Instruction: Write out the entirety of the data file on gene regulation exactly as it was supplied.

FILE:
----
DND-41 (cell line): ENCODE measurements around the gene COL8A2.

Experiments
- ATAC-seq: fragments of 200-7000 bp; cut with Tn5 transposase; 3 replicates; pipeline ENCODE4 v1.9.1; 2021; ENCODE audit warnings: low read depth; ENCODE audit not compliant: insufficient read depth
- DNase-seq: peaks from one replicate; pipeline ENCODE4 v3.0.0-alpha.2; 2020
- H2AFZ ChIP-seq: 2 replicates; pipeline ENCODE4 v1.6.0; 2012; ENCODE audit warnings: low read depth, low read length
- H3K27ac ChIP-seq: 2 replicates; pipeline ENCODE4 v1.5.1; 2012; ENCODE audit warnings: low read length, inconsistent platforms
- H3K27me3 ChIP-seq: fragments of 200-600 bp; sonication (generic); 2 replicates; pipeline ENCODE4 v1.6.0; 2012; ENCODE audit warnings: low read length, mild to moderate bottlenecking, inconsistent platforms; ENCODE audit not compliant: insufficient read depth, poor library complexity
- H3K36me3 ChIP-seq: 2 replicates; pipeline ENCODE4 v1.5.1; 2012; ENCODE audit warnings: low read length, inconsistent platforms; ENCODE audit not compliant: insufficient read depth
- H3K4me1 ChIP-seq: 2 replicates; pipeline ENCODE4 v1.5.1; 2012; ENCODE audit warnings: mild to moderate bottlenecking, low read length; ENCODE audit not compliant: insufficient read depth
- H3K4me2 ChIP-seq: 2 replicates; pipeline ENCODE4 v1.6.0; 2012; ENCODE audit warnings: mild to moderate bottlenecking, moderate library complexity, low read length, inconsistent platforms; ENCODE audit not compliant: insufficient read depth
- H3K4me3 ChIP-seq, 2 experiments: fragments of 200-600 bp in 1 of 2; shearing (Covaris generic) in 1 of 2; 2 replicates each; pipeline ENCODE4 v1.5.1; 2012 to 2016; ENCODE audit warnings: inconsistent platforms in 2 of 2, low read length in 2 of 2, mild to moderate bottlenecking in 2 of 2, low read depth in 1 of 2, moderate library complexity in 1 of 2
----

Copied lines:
DND-41 (cell line): ENCODE measurements around the gene COL8A2.

Experiments
- ATAC-seq: fragments of 200-7000 bp; cut with Tn5 transposase; 3 replicates; pipeline ENCODE4 v1.9.1; 2021; ENCODE audit warnings: low read depth; ENCODE audit not compliant: insufficient read depth
- DNase-seq: peaks from one replicate; pipeline ENCODE4 v3.0.0-alpha.2; 2020
- H2AFZ ChIP-seq: 2 replicates; pipeline ENCODE4 v1.6.0; 2012; ENCODE audit warnings: low read depth, low read length
- H3K27ac ChIP-seq: 2 replicates; pipeline ENCODE4 v1.5.1; 2012; ENCODE audit warnings: low read length, inconsistent platforms
- H3K27me3 ChIP-seq: fragments of 200-600 bp; sonication (generic); 2 replicates; pipeline ENCODE4 v1.6.0; 2012; ENCODE audit warnings: low read length, mild to moderate bottlenecking, inconsistent platforms; ENCODE audit not compliant: insufficient read depth, poor library complexity
- H3K36me3 ChIP-seq: 2 replicates; pipeline ENCODE4 v1.5.1; 2012; ENCODE audit warnings: low read length, inconsistent platforms; ENCODE audit not compliant: insufficient read depth
- H3K4me1 ChIP-seq: 2 replicates; pipeline ENCODE4 v1.5.1; 2012; ENCODE audit warnings: mild to moderate bottlenecking, low read length; ENCODE audit not compliant: insufficient read depth
- H3K4me2 ChIP-seq: 2 replicates; pipeline ENCODE4 v1.6.0; 2012; ENCODE audit warnings: mild to moderate bottlenecking, moderate library complexity, low read length, inconsistent platforms; ENCODE audit not compliant: insufficient read depth
- H3K4me3 ChIP-seq, 2 experiments: fragments of 200-600 bp in 1 of 2; shearing (Covaris generic) in 1 of 2; 2 replicates each; pipeline ENCODE4 v1.5.1; 2012 to 2016; ENCODE audit warnings: inconsistent platforms in 2 of 2, low read length in 2 of 2, mild to moderate bottlenecking in 2 of 2, low read depth in 1 of 2, moderate library complexity in 1 of 2